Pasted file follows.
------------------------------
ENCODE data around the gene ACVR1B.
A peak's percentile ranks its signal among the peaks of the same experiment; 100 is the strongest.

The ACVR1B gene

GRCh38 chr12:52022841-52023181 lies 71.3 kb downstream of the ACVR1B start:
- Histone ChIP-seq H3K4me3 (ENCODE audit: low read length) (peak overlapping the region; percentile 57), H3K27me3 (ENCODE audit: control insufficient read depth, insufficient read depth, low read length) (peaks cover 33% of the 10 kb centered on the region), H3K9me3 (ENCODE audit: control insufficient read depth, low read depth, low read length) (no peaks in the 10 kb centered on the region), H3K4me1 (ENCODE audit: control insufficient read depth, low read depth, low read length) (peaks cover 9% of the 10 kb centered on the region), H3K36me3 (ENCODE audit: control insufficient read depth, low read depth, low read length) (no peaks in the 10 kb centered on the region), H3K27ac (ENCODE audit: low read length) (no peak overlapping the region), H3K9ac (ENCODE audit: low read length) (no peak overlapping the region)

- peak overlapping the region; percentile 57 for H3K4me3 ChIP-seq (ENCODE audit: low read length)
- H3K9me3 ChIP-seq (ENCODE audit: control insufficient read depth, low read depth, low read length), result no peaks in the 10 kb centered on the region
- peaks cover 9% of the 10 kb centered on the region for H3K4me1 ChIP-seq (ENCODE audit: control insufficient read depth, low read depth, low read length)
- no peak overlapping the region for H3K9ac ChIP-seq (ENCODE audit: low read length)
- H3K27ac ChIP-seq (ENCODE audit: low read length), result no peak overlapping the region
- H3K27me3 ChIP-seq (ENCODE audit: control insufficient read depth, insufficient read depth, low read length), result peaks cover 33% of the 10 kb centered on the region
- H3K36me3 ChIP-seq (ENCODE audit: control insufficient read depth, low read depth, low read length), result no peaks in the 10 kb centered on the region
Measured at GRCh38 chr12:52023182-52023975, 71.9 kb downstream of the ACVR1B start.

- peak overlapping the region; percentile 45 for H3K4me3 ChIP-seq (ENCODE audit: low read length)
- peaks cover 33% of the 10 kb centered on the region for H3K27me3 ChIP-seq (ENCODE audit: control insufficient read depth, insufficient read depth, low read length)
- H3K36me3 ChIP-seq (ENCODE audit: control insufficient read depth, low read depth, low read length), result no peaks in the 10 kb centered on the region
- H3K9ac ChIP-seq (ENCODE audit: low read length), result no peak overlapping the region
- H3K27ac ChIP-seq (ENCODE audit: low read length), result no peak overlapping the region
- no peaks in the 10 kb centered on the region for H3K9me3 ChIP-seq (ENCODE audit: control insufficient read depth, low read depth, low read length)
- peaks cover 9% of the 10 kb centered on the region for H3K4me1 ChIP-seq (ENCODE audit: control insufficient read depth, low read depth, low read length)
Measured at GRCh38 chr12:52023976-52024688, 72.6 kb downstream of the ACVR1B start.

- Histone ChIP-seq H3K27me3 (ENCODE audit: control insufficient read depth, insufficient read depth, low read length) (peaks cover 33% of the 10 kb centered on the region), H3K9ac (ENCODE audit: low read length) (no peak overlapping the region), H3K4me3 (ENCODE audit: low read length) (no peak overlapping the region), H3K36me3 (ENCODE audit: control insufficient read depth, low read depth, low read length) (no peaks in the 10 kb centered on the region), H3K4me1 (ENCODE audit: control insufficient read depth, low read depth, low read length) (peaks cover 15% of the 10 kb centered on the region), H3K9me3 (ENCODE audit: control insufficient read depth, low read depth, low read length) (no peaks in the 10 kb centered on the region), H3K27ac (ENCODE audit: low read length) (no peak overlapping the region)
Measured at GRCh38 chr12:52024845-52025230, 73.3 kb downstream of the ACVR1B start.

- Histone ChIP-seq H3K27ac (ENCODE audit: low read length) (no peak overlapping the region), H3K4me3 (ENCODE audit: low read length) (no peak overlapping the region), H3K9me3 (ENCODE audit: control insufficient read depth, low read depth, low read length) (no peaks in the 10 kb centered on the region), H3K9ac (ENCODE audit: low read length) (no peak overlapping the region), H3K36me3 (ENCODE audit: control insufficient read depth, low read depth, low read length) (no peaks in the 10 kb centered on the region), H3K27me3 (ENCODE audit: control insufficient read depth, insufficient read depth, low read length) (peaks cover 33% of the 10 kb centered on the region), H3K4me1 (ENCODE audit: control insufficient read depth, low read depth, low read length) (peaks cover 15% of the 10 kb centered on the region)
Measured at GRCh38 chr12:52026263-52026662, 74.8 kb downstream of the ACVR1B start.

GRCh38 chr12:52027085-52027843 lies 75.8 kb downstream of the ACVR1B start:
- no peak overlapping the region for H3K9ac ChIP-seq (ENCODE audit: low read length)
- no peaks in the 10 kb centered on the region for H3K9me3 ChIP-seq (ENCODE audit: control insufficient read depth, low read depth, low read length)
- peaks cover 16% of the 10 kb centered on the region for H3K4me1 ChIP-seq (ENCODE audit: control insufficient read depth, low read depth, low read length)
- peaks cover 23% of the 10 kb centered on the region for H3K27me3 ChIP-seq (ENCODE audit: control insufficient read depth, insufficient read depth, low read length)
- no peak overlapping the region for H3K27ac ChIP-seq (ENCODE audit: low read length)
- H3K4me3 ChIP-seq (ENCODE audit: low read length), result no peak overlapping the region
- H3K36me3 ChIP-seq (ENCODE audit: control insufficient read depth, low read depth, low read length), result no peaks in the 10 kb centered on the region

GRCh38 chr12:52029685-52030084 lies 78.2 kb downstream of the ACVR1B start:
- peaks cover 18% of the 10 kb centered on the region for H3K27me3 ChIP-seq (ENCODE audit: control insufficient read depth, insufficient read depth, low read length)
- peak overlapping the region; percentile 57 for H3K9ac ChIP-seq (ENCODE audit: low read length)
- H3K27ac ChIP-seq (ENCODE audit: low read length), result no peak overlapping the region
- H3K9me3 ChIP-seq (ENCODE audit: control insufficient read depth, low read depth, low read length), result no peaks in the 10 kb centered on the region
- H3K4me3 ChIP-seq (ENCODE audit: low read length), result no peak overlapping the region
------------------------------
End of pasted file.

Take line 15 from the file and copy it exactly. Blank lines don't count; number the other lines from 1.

- peaks cover 33% of the 10 kb centered on the region for H3K27me3 ChIP-seq (ENCODE audit: control insufficient read depth, insufficient read depth, low read length)